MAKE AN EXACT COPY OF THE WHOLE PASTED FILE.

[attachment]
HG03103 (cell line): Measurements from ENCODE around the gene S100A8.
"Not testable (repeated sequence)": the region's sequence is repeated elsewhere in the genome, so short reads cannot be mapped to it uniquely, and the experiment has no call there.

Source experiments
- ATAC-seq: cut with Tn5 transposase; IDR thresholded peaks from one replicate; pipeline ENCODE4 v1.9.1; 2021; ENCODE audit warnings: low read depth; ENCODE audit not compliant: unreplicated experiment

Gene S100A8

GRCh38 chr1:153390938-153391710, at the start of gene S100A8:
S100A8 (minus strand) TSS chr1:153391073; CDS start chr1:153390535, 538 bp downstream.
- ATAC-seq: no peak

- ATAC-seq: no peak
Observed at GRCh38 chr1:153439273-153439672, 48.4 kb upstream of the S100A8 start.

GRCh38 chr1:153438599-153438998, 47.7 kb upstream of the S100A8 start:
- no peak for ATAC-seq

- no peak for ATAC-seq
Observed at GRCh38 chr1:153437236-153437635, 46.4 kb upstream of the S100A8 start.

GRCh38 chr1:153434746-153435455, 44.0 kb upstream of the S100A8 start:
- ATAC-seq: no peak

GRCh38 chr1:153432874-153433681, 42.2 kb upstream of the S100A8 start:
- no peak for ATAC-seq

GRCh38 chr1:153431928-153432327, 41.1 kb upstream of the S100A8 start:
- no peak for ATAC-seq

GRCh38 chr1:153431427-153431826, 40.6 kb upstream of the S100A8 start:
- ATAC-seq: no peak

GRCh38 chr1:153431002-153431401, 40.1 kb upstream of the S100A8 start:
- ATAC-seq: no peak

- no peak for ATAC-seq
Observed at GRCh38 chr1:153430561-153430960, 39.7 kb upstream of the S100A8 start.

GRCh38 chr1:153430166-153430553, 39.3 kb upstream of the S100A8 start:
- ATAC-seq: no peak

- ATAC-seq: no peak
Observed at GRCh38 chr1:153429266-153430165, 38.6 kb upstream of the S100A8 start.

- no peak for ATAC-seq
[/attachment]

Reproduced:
HG03103 (cell line): Measurements from ENCODE around the gene S100A8.
"Not testable (repeated sequence)": the region's sequence is repeated elsewhere in the genome, so short reads cannot be mapped to it uniquely, and the experiment has no call there.

Source experiments
- ATAC-seq: cut with Tn5 transposase; IDR thresholded peaks from one replicate; pipeline ENCODE4 v1.9.1; 2021; ENCODE audit warnings: low read depth; ENCODE audit not compliant: unreplicated experiment

Gene S100A8

GRCh38 chr1:153390938-153391710, at the start of gene S100A8:
S100A8 (minus strand) TSS chr1:153391073; CDS start chr1:153390535, 538 bp downstream.
- ATAC-seq: no peak

- ATAC-seq: no peak
Observed at GRCh38 chr1:153439273-153439672, 48.4 kb upstream of the S100A8 start.

GRCh38 chr1:153438599-153438998, 47.7 kb upstream of the S100A8 start:
- no peak for ATAC-seq

- no peak for ATAC-seq
Observed at GRCh38 chr1:153437236-153437635, 46.4 kb upstream of the S100A8 start.

GRCh38 chr1:153434746-153435455, 44.0 kb upstream of the S100A8 start:
- ATAC-seq: no peak

GRCh38 chr1:153432874-153433681, 42.2 kb upstream of the S100A8 start:
- no peak for ATAC-seq

GRCh38 chr1:153431928-153432327, 41.1 kb upstream of the S100A8 start:
- no peak for ATAC-seq

GRCh38 chr1:153431427-153431826, 40.6 kb upstream of the S100A8 start:
- ATAC-seq: no peak

GRCh38 chr1:153431002-153431401, 40.1 kb upstream of the S100A8 start:
- ATAC-seq: no peak

- no peak for ATAC-seq
Observed at GRCh38 chr1:153430561-153430960, 39.7 kb upstream of the S100A8 start.

GRCh38 chr1:153430166-153430553, 39.3 kb upstream of the S100A8 start:
- ATAC-seq: no peak

- ATAC-seq: no peak
Observed at GRCh38 chr1:153429266-153430165, 38.6 kb upstream of the S100A8 start.

- no peak for ATAC-seq